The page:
Finally, for the candy cane ornaments. Last night we had some hits and misses and here's what we learned. Smashing the candy in the freezer ziploc bags seemed to work well. It may be better to use one kind of candy per ornament (only candy canes, only Jolly Ranchers) because the different melt temperatures for each candy complicated things a bit. It's best to use ornaments that have fewer sharp turns and twists. A simple snowman or heart or star seemed to work best. Fill the ornament about a 1/3 of the way. Bake the ornaments at 325 for about 5 minutes until just melted. Letting them cook longer results in a more melted, thinner ornament because some of the filling spills out of the cookie cutter. Finally, add a hole in the ornament after it's cooled for a few minutes. Removing the ornament from the cookie cutter takes finesse. There will be casualties! Also, I don't think we needed to use quite so much Pam. I noticed that a lot of ornaments had a layer of oil on them afterward. You can dab the oil off I suppose. If you want to keep the ornaments beyond this Christmas, spray them with a clear shellac or polyurethane spray.

I hope you all had fun and thank you so much to all the parents who helped Eileen and I with instructions to others and cleaning up. Let us know if you try to make any of these ornaments and home and share with us the results.

Sunday, December 12, 2010

Family Ornament Making

I hope you are signed up to join Ms. Eileen and I for an evening of fun, making Christmas ornaments. We will be making 4 different types of ornaments at different levels of difficulty so bring the entire family. The ornaments we'll be making include "stained-glass" ornaments from crushed candy canes, cinnamon ornaments, a candy train, and gumdrop ornaments. We'll play some Christmas music to get us all in the mood. There is still room so go ahead and sign up. We'll be meeting at the Senior Center at 6:00 p.m. Look forward to seeing you there.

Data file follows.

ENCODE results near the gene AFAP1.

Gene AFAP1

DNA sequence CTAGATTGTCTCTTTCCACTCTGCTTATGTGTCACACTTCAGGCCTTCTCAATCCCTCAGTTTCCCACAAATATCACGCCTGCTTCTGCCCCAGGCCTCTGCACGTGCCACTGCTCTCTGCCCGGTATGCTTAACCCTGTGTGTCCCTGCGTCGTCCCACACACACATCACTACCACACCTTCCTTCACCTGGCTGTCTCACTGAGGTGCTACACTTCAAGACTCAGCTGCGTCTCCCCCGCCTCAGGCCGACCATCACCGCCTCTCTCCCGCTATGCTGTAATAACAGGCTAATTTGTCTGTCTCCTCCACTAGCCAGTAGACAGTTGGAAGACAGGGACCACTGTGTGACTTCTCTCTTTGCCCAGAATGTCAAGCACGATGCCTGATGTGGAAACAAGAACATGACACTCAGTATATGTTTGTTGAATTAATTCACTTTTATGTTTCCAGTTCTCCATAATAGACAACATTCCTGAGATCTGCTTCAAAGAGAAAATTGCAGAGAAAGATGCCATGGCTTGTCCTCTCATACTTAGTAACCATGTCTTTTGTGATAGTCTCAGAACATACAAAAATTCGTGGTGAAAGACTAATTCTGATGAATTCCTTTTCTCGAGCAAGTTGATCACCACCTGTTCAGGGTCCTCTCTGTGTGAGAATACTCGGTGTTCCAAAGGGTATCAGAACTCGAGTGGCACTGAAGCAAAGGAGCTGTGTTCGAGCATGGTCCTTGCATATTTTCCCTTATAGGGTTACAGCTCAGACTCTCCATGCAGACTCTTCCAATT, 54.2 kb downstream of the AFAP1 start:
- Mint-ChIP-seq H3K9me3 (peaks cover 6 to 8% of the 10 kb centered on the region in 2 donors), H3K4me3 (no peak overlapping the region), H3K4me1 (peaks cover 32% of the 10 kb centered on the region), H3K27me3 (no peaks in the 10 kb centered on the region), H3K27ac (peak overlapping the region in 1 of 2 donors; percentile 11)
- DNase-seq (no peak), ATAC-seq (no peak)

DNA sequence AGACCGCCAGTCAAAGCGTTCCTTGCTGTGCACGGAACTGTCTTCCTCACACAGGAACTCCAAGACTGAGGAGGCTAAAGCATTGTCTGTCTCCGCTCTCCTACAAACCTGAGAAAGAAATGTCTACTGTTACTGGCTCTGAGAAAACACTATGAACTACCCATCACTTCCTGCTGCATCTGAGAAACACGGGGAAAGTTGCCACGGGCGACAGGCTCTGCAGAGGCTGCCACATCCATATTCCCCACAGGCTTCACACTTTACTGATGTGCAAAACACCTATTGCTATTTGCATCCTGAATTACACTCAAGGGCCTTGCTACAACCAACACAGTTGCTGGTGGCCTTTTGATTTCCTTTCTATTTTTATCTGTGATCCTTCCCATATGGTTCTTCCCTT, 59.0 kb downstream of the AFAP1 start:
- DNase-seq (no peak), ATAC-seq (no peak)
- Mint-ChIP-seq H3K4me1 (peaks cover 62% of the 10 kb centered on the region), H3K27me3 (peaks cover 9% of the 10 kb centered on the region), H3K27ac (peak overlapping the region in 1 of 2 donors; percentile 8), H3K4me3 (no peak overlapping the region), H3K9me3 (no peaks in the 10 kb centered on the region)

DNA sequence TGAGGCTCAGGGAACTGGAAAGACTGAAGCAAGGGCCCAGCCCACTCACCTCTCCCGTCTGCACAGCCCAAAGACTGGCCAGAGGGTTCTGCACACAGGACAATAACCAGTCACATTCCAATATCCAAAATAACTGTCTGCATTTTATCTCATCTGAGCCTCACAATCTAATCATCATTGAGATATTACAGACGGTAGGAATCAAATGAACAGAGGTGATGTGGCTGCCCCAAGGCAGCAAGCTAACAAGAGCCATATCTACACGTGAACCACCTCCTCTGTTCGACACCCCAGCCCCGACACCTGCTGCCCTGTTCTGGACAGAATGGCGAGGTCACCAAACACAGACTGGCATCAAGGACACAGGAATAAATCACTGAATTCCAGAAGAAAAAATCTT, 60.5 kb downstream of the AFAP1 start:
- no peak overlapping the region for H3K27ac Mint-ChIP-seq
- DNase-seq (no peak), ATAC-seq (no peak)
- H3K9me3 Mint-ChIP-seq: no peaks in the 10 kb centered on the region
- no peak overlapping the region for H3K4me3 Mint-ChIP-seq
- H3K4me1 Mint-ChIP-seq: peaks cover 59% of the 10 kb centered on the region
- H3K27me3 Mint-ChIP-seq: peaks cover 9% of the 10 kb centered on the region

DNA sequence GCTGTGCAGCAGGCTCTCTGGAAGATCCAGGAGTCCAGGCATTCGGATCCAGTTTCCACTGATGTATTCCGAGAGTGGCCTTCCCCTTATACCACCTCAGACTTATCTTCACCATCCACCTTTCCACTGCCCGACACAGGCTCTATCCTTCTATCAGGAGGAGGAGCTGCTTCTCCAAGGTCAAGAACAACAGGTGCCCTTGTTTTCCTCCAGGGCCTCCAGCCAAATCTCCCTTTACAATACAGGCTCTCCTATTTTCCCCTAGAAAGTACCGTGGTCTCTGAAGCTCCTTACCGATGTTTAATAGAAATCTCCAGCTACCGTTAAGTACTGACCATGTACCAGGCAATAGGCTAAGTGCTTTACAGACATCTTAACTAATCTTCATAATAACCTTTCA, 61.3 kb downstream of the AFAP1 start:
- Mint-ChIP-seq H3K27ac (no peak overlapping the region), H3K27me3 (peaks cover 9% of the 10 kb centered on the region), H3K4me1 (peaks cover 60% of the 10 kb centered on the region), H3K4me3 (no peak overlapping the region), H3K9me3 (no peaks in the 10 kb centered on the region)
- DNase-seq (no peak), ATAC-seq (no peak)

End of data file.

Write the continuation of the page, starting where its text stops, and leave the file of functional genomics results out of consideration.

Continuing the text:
Friday, December 3, 2010

Fridays with Ms. Eileen

I have been terribly neglectful of updating everyone on the wonderful Friday storytimes with Ms. Eileen. Her Friday groups are so full of fun and energy and they always create wonderful projects. This week focused on SNOW (do you get the feeling Ms. Eileen and I are eagerly awaiting winter?!) and the bulletin board in the children's area shows a snowy scene with snowmen from last year's Friday storytime groups as well as frosted trees from today's groups. The trees are a bit of construction paper origami that are pretty cool. (Get it? Cool? Frosted? Snow-covered? Hehehe) Books focused on snow and snow play including "Sally's Snow Adventure" by Stephen Huneck.

Wednesday, December 1, 2010

More Holiday Book Lists

Good news, the Connecticut Library Consortium just published its annual holiday booklists.

Link HERE for the 0-3 recommendations
Link HERE for the 3-8
Link HERE for 8-12
Link HERE for teens

Some highlights for me in the first age group include "Little Owl Lost" by Chris Houghton, a book I am dying to get my hands on, and "Dog Loves Books" by Louise Yates which just makes me so happy to look at. I love the look of Dog as he lays inside his book. Pure bliss.

The 3-8 category features two Elephant and Piggy books by Mo Willems (I'm a big fan), plus the over-the-top "I'm the Best" by Lucy Cousins, as well as "Life-Size Aquarium", by Teruyuki Komiya, a book you just have to see (and a new addition to our collection).

For older readers there's "Guys Read: Funny Business" edited by Jon Scieszka whom I've mentioned here on this blog, a collection of short funny stories that will get your reluctant reader wanting more. Plus "The Mysterious Howling", by Mary-Rose Wood, creepy good fun with a Jane Eyre type governess and children raised by wolves, for your adventurous reader.

Unfortunately, I'm only familiar with one of the books in the teen category (Will Grayson, Will Grayson, by John Green and David Levithan: an excellent read), but I'm sure all are unique and superior.

Have fun choosing and feel free to ask Ms. Eileen and me for some of our personal recommendations for your children.